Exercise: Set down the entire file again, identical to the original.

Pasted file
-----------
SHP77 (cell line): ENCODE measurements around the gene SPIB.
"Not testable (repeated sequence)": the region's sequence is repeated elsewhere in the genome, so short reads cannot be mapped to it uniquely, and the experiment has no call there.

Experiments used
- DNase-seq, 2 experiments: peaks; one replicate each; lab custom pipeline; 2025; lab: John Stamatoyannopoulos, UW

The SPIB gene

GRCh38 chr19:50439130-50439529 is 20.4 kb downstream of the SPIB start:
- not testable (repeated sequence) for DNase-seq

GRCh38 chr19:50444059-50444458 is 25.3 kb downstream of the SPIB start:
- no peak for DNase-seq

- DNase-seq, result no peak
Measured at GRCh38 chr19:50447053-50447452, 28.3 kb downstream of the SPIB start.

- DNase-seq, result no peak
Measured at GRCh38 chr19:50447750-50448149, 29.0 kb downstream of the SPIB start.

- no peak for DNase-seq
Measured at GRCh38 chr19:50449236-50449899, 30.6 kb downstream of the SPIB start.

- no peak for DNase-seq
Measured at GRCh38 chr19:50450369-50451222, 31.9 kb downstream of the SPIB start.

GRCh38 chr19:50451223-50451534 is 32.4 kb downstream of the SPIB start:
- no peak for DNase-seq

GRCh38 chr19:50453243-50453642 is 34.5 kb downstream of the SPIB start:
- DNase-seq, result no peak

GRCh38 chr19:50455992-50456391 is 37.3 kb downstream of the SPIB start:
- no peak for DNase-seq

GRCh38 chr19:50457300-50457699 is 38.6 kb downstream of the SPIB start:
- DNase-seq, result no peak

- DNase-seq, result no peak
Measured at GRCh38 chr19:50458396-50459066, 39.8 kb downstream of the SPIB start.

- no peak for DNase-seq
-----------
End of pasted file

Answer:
SHP77 (cell line): ENCODE measurements around the gene SPIB.
"Not testable (repeated sequence)": the region's sequence is repeated elsewhere in the genome, so short reads cannot be mapped to it uniquely, and the experiment has no call there.

Experiments used
- DNase-seq, 2 experiments: peaks; one replicate each; lab custom pipeline; 2025; lab: John Stamatoyannopoulos, UW

The SPIB gene

GRCh38 chr19:50439130-50439529 is 20.4 kb downstream of the SPIB start:
- not testable (repeated sequence) for DNase-seq

GRCh38 chr19:50444059-50444458 is 25.3 kb downstream of the SPIB start:
- no peak for DNase-seq

- DNase-seq, result no peak
Measured at GRCh38 chr19:50447053-50447452, 28.3 kb downstream of the SPIB start.

- DNase-seq, result no peak
Measured at GRCh38 chr19:50447750-50448149, 29.0 kb downstream of the SPIB start.

- no peak for DNase-seq
Measured at GRCh38 chr19:50449236-50449899, 30.6 kb downstream of the SPIB start.

- no peak for DNase-seq
Measured at GRCh38 chr19:50450369-50451222, 31.9 kb downstream of the SPIB start.

GRCh38 chr19:50451223-50451534 is 32.4 kb downstream of the SPIB start:
- no peak for DNase-seq

GRCh38 chr19:50453243-50453642 is 34.5 kb downstream of the SPIB start:
- DNase-seq, result no peak

GRCh38 chr19:50455992-50456391 is 37.3 kb downstream of the SPIB start:
- no peak for DNase-seq

GRCh38 chr19:50457300-50457699 is 38.6 kb downstream of the SPIB start:
- DNase-seq, result no peak

- DNase-seq, result no peak
Measured at GRCh38 chr19:50458396-50459066, 39.8 kb downstream of the SPIB start.

- no peak for DNase-seq